Serious scholarship in the sense of being taken seriously in the larger world of historians is very much a matter of style. You have to be rigorous, of course, and know the sources, but mainly you must know the intellectual world well enough to speak to it. If you are totally immersed in the Mormon world, it is difficult to hear how you sound when you talk about Mormonism. (The reverse is true too.) That is why so much of our serious scholarship comes from the diaspora. Scholars working in Utah are at a serious disadvantage, although terrific work does come from some of them.

BCC: Many of our readers are new to Mormon history or issues in Mormon Studies outside of what is taught in the course of our three-hour meetings. Where should people start, if they feel an inclination to learn more? Of what hazards should budding scholars be wary?

TG: The field is too large to suggest a reading list to fit all. Find where your passion is, and start with a good history or biography (like Richard’s) published by a major press. When you find a treatment that intrigues you, delve into the bibliography, and work toward sources that get you closer to the time and people in question. Or start with some of the better journal writers who take you right into the thick of church history as it unfolded, like Wilford Woodruff and William McLellin, or the autobiographies of Parley Pratt or B. H. Roberts.

For those weaned on church manuals, there will be the inevitable surprises. Joseph used a peep stone and a hat to translate most of the Book of Mormon. Mormons counterattacked the settlers in Missouri. Joseph Smith got in fist fight with his brother, and plurally married other men’s wives. Its important to remember that all history is selective, and that our construction of people like Joseph Smith into infallible prophets and purer-than-driven-snow Saints was something he expressly repudiated. We need to be a little more like the Catholics, who elevate this principle into a doctrine: the truth of a church, the legitimacy of its authority, and the efficacy of its ordinances, do not rise or fall with the personal perfection of any individual.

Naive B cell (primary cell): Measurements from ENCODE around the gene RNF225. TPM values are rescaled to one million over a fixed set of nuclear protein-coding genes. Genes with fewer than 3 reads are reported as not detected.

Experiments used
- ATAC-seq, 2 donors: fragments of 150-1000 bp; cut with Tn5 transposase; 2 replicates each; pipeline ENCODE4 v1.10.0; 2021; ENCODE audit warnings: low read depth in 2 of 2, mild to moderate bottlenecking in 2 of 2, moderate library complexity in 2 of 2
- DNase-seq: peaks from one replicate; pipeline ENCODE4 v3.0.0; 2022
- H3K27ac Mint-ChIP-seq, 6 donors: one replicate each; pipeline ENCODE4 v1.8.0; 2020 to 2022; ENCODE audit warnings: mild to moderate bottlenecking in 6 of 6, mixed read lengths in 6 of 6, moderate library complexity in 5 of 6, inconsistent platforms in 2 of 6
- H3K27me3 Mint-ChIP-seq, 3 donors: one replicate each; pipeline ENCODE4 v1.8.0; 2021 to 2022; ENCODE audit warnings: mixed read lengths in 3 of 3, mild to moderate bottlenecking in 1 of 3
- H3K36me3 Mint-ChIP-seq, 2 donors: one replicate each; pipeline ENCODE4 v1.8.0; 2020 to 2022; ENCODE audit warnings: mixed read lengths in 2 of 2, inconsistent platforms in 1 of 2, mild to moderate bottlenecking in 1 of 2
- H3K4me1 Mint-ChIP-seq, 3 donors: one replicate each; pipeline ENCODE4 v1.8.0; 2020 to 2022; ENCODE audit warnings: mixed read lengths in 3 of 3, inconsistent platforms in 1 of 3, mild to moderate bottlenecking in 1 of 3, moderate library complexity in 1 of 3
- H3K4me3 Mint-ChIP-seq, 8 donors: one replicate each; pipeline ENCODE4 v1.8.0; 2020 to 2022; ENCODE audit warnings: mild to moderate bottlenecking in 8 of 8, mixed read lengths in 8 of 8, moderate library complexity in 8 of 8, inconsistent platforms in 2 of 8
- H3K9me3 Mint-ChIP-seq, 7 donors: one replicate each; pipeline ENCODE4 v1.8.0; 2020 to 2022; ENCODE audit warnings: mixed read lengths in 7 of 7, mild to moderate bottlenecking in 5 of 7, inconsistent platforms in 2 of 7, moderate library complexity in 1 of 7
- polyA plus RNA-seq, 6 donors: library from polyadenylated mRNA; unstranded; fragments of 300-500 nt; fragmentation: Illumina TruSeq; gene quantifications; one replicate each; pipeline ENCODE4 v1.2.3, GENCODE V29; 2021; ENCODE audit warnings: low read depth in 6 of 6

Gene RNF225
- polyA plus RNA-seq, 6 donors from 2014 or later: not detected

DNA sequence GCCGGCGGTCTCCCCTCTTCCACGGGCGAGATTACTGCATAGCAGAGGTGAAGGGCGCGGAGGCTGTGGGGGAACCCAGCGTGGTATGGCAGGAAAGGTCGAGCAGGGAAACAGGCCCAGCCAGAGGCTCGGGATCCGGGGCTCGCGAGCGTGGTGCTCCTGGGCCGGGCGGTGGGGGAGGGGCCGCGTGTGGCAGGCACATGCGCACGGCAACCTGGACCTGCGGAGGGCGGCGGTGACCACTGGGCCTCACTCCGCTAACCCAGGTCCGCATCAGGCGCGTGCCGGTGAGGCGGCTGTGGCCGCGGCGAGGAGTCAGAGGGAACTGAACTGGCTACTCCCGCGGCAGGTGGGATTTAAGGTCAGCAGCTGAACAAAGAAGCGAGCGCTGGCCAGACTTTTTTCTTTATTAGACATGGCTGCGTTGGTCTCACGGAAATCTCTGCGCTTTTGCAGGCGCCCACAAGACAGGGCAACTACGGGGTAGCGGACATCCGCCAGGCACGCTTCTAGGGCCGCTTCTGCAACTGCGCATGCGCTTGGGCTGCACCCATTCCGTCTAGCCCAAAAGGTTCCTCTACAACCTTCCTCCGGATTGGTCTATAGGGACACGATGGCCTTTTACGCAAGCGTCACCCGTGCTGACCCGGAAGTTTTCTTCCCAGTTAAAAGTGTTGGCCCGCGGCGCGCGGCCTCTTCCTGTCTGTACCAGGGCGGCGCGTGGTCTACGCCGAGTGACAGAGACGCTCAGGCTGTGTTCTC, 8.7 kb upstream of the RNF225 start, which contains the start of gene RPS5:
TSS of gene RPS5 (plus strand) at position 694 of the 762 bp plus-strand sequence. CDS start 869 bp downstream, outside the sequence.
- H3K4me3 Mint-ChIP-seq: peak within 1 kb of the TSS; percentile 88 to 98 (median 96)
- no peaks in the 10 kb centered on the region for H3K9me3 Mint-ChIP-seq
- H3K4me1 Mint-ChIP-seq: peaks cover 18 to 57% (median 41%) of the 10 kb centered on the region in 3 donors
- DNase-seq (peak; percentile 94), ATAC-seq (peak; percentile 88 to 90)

But perhaps the most dangerous hazard for budding student-scholars of Mormonism is economic. Feeding your appetite can be a costly addiction.

RB: One purpose of Rough Stone Rolling is to make information about Joseph Smith that is not generally known common knowledge. Church classes cannot deal with all the issues arising from the historical record. People have to seek out these things on their own. My book is one introduction. For the Book of Mormon issues, you can’t beat Terryl Givens’ By the Hand of Mormon. The work of the great apologetic organizations, FARMS and FAIR, is less effective because they only give one side of the picture. Looking through their eyes, you don’t see the debates as a fair-minded outsider would coming to the subject.